One of the basics of democracy is the concept of "one person, one vote." But the growing movement in many counties and states toward the use of "touch-screen" voting machines troubles me.
I'm not suggesting these machines represent a grand conspiracy to guarantee certain election results. But it's undeniable these machines are, basically, nothing more than computers engineered for a specific purpose.
And we all know computers aren't exactly impervious to error or malicious attack.
Of course, some problems are inevitable no matter what system we use. Most Kentucky voters fill out paper ballots that are scanned and counted by machines, and those machines can certainly make mistakes.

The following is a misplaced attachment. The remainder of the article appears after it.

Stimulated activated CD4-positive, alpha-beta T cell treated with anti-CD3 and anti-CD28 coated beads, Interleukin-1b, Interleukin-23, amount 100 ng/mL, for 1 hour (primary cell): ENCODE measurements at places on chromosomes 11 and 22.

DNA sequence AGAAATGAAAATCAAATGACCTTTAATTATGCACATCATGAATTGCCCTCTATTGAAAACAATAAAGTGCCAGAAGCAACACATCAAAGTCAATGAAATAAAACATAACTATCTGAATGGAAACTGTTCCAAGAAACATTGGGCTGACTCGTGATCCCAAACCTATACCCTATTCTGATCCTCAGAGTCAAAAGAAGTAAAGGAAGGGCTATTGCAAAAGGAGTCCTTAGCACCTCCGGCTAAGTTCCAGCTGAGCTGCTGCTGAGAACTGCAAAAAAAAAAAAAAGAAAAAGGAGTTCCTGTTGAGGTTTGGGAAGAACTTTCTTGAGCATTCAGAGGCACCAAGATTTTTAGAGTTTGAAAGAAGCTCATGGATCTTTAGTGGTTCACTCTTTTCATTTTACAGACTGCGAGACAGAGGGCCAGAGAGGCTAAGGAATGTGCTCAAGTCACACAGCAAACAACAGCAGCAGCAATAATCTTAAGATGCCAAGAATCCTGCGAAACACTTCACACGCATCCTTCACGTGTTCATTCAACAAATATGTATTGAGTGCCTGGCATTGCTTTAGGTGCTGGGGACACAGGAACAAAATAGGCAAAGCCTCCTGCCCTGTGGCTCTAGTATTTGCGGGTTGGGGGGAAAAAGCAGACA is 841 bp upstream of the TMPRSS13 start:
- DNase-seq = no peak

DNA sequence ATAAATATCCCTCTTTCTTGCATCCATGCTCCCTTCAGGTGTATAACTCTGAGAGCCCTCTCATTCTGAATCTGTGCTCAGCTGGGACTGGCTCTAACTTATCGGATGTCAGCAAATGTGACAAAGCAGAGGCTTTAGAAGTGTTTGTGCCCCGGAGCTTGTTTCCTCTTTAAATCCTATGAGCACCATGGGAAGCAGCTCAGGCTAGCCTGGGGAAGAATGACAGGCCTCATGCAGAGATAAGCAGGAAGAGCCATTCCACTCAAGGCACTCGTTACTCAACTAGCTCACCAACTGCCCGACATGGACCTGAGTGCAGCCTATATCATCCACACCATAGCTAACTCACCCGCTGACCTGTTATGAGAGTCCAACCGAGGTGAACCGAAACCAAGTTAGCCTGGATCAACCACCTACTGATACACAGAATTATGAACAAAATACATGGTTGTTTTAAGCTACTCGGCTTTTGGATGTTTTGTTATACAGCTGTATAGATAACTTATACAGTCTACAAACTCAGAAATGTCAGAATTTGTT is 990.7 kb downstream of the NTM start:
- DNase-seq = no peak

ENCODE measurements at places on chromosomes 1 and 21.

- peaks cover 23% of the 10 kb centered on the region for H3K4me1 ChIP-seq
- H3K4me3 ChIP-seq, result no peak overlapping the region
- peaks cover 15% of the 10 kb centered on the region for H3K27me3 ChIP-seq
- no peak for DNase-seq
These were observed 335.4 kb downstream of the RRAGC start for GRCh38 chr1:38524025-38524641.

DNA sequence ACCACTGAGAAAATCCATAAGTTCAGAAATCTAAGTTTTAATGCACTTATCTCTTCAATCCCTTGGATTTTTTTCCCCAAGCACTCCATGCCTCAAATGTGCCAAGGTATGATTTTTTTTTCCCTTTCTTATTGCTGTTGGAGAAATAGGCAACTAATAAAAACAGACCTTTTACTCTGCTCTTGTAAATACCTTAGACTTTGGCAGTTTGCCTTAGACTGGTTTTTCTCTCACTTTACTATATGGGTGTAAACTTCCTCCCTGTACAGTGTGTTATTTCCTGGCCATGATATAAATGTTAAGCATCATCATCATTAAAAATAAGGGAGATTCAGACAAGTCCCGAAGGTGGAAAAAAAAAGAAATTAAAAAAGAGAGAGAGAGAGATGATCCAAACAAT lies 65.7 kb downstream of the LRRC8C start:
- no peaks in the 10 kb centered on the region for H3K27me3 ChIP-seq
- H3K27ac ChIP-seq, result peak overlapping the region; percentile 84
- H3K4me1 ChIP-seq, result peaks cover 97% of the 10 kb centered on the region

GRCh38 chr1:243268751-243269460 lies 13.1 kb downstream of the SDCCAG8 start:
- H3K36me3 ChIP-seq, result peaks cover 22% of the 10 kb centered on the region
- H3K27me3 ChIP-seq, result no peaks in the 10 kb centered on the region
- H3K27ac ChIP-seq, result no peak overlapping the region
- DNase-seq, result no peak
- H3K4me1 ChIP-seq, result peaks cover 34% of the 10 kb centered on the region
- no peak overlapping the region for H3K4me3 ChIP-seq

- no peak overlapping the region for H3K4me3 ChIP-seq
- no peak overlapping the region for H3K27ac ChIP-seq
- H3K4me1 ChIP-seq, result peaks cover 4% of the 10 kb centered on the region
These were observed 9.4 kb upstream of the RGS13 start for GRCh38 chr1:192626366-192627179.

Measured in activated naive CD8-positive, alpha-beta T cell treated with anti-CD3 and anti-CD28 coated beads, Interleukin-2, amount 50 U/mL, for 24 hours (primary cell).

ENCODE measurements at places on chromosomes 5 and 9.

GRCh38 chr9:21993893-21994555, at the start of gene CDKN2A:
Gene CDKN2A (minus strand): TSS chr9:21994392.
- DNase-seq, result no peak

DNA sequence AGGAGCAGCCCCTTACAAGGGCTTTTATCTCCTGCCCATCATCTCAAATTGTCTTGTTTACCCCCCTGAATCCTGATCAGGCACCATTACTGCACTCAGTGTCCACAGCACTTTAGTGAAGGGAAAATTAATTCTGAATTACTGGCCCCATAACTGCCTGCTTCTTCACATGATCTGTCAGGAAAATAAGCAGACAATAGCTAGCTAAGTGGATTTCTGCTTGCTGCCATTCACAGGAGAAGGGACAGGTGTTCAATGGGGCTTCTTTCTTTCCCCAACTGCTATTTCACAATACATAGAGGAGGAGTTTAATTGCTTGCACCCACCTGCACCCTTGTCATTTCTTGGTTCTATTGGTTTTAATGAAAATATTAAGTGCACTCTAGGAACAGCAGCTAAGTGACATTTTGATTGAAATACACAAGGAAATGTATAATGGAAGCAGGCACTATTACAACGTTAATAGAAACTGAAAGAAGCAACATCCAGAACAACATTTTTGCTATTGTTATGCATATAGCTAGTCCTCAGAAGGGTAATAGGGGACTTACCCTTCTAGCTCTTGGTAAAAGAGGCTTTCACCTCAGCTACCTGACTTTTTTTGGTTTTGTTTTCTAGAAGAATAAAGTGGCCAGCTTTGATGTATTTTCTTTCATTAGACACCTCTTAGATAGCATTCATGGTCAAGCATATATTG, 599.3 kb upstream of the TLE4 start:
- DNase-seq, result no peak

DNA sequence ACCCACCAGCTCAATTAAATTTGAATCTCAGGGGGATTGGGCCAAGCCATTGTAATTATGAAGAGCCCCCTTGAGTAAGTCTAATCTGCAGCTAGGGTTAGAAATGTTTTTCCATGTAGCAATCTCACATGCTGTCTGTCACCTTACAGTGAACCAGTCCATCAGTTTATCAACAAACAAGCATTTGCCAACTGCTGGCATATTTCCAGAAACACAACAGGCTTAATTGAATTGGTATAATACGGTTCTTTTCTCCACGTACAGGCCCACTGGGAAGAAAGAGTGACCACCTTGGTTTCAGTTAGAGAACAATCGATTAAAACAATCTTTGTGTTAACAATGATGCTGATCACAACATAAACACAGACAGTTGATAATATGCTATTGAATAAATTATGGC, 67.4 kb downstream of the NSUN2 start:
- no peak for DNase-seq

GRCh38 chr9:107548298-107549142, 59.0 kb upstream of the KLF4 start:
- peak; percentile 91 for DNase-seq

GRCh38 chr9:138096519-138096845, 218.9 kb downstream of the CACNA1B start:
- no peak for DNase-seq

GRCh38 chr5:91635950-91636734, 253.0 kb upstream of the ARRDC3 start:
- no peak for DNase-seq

The difference is, those errors are reversible. If a recount is called for, the paper ballots themselves can be counted by hand, to see if they match the machine's total.
But in the case of touch-screen machines, there is no paper trail. Which means even one well-placed hacker in the right place with the right skills could turn a loser into a winner - especially in a tight race - without leaving any evidence at all.
I know many safeguards are built in to keep that from happening. But jeopardizing the integrity of American elections isn't worth any risk - no matter how remote -- just for the sake of false convenience.
I'm Bill Lamb, and that's my...Point of View.